BC Iron posts strong quarterly report

In the face of lower prices and unseasonable weather, the company has delivered for investors.

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Despite adverse weather bringing huge amounts of rain upon BC Iron’s (ASX: BCI) Nullagine Joint Venture (NGV) project in the Pilbara, the company has impressed this Fool.

NGV is a 75%-owned iron ore project with Fortescue (ASX: FMG) (25%). It is located approximately 50km North West of Fortescue’s Christmas Creek rail that connects various projects direct to Port Hedland, where iron ore is shipped to customers internationally. The agreement between the two pure play iron ore companies has allowed BC Iron to keep costs between $46 and $50 per tonne.

This low cost enables the company to have a healthy buffer between the cost and sale of the iron ore price. Throughout the June quarter the company realised US $111 per tonne, down 15% from the same time last year but still managed to pay down US$30 million of debt ahead of schedule.

In December 2012, the company also decided to acquire another 25% of the NJV which “created the momentum to achieve several important milestones” including 12% increase of iron ore shipments, taking the total to 5 million tonnes in the past year.  It has also allowed the company to increase its production guidance to between 5.8 and 6.2 million tonnes annually in FY14.


Yesterday’s quarterly update reinforced that BC Iron is one of the best iron ore miners on the domestic stock market. Since its listing in December 2006, the company has proven to be one of Australia’s most successful pure play iron ore miners, increasing some 295% in share price. The company’s minimal debt levels and strong operating cash flow has enabled it to focus on further expansion throughout the Pilbara and internationally.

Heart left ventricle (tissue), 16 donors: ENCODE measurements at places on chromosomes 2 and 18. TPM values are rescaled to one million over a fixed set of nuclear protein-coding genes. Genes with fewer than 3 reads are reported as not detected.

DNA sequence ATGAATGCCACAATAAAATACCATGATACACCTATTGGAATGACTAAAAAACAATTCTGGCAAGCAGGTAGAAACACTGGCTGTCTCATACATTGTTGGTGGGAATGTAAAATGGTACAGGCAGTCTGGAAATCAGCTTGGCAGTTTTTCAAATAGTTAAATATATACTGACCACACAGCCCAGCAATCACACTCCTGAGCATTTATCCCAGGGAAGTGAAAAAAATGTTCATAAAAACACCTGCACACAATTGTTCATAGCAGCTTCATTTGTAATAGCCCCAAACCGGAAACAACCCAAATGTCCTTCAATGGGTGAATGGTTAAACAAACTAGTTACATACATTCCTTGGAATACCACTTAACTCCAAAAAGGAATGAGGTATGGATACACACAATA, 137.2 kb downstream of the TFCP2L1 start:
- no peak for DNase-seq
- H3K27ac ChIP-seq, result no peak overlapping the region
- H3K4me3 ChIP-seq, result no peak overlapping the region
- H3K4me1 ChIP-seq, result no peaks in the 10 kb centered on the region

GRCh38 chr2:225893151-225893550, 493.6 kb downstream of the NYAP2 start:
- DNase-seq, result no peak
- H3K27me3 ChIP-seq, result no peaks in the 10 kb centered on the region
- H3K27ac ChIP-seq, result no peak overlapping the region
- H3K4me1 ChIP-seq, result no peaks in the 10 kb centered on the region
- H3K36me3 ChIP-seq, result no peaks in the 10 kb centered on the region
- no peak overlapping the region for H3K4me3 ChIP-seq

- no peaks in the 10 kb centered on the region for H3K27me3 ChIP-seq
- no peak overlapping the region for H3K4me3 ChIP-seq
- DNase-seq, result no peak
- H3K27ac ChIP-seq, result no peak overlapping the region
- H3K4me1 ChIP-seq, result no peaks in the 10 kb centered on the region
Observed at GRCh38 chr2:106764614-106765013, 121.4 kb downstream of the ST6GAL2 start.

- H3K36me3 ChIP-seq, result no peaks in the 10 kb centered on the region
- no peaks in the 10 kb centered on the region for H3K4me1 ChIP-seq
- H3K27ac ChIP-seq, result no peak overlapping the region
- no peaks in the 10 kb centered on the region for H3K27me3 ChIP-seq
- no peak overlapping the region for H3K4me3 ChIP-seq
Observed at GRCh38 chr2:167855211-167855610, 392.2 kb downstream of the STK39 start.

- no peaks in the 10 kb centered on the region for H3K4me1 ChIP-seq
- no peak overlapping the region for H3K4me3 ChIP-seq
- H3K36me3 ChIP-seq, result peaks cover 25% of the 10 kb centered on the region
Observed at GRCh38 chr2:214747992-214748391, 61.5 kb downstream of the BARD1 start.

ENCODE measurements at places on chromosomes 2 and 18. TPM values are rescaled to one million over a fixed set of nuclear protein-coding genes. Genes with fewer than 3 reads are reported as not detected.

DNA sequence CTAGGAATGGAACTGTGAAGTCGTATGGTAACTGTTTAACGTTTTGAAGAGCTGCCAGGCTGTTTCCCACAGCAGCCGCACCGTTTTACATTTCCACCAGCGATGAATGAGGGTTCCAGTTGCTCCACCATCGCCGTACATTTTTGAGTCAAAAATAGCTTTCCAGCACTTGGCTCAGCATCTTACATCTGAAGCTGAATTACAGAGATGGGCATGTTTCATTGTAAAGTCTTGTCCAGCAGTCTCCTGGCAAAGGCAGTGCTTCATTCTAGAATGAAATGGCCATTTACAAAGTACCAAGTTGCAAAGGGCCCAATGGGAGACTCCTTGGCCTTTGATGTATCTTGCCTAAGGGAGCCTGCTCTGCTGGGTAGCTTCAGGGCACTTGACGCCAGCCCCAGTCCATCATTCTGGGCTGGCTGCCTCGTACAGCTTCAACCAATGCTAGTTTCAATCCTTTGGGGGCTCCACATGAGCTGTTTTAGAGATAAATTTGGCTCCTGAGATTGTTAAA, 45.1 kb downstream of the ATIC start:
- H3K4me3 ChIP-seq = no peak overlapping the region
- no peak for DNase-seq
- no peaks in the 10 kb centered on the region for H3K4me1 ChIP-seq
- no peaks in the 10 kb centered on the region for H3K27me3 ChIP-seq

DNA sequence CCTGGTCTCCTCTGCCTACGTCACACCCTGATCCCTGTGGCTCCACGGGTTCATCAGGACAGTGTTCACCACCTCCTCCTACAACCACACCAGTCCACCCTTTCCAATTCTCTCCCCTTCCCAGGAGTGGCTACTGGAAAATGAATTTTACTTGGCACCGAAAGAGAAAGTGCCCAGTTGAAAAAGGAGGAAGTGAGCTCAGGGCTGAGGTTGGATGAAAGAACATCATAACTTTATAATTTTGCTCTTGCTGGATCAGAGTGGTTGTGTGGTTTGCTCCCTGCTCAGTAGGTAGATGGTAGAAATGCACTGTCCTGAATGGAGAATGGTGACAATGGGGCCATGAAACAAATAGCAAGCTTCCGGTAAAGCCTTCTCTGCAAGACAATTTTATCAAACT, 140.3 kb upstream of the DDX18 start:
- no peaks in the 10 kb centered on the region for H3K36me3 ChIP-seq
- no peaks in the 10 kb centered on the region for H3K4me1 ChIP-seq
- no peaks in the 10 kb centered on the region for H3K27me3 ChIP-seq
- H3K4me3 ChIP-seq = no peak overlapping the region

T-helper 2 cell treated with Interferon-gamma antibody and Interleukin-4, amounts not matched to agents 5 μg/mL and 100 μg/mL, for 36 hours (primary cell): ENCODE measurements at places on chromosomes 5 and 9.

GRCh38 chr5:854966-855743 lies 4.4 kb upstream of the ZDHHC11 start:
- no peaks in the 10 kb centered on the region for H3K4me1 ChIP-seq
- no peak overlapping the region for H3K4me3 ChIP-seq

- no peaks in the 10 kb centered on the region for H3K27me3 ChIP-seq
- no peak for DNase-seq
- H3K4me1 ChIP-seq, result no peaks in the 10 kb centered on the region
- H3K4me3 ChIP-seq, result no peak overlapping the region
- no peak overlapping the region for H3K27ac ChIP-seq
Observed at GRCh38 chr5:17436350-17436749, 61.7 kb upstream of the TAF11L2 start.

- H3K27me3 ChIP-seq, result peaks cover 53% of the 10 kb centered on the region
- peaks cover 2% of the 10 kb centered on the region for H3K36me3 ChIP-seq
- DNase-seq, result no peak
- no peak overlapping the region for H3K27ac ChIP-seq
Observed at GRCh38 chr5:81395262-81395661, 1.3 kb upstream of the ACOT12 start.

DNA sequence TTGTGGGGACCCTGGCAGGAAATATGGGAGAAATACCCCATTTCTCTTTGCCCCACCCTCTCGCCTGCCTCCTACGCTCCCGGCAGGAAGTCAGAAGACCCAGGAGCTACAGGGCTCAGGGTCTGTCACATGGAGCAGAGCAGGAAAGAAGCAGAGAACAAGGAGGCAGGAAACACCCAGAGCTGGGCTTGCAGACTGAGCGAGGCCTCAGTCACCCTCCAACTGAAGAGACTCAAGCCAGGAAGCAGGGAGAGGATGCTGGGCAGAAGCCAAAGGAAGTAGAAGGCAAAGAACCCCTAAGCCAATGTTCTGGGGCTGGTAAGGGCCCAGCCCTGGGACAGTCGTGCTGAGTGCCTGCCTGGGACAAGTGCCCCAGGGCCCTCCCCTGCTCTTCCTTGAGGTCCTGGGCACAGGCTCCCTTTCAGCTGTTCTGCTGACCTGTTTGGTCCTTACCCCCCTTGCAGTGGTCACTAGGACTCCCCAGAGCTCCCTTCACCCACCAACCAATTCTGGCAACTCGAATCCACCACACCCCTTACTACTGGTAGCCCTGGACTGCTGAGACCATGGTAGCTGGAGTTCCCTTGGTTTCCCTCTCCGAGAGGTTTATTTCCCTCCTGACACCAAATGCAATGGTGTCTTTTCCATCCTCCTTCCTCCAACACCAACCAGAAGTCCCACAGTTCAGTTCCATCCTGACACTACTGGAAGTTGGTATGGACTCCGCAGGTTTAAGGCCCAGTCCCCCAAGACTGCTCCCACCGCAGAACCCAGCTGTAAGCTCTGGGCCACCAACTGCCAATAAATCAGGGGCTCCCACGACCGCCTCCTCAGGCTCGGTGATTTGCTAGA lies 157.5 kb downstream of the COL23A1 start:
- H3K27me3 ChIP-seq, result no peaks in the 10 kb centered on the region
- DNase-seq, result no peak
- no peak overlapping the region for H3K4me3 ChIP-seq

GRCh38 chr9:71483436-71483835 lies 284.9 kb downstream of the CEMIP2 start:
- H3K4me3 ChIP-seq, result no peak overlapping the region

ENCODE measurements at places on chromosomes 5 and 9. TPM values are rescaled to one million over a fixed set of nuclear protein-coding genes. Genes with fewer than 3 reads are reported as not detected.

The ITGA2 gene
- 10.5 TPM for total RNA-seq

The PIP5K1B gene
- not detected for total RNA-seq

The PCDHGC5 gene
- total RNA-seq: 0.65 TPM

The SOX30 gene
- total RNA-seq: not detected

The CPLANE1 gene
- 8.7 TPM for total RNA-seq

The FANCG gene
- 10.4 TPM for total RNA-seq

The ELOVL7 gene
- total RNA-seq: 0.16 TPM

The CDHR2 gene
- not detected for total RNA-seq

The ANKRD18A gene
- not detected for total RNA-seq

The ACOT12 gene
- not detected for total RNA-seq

The company also reinforced its intention to pay dividends and remains committed to sustainable growth opportunities. Its $138.5 million in cash is also extremely positive for shareholders because management can use the funds in its development of the strategic alliance with overseas partner Cleveland Mining. It will also enable the company to keep up its exploration activities, which cost around $20 million annually.

Foolish takeaway

Compared to its peers like Fortescue and Atlas Iron (ASX: AGO), BC Iron ticks all boxes for investors who are risk averse, but still have a desire to enter small-cap mining stocks. The company’s strong cash flow, balance sheets and short- to medium-term outlook are positive.

However, lower iron ore prices will take a toll on profits even though the falling Australian dollar will provide a boost. Directors have been buying stocks in their own company in recent months and it is a positive sign of management’s faith and outlook for stock. BC Iron is definitely worthy of a spot on investors’ watchlists.

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Motley Fool contributor Owen Raszkiewicz does not have a financial interest in any of the mentioned companies. 

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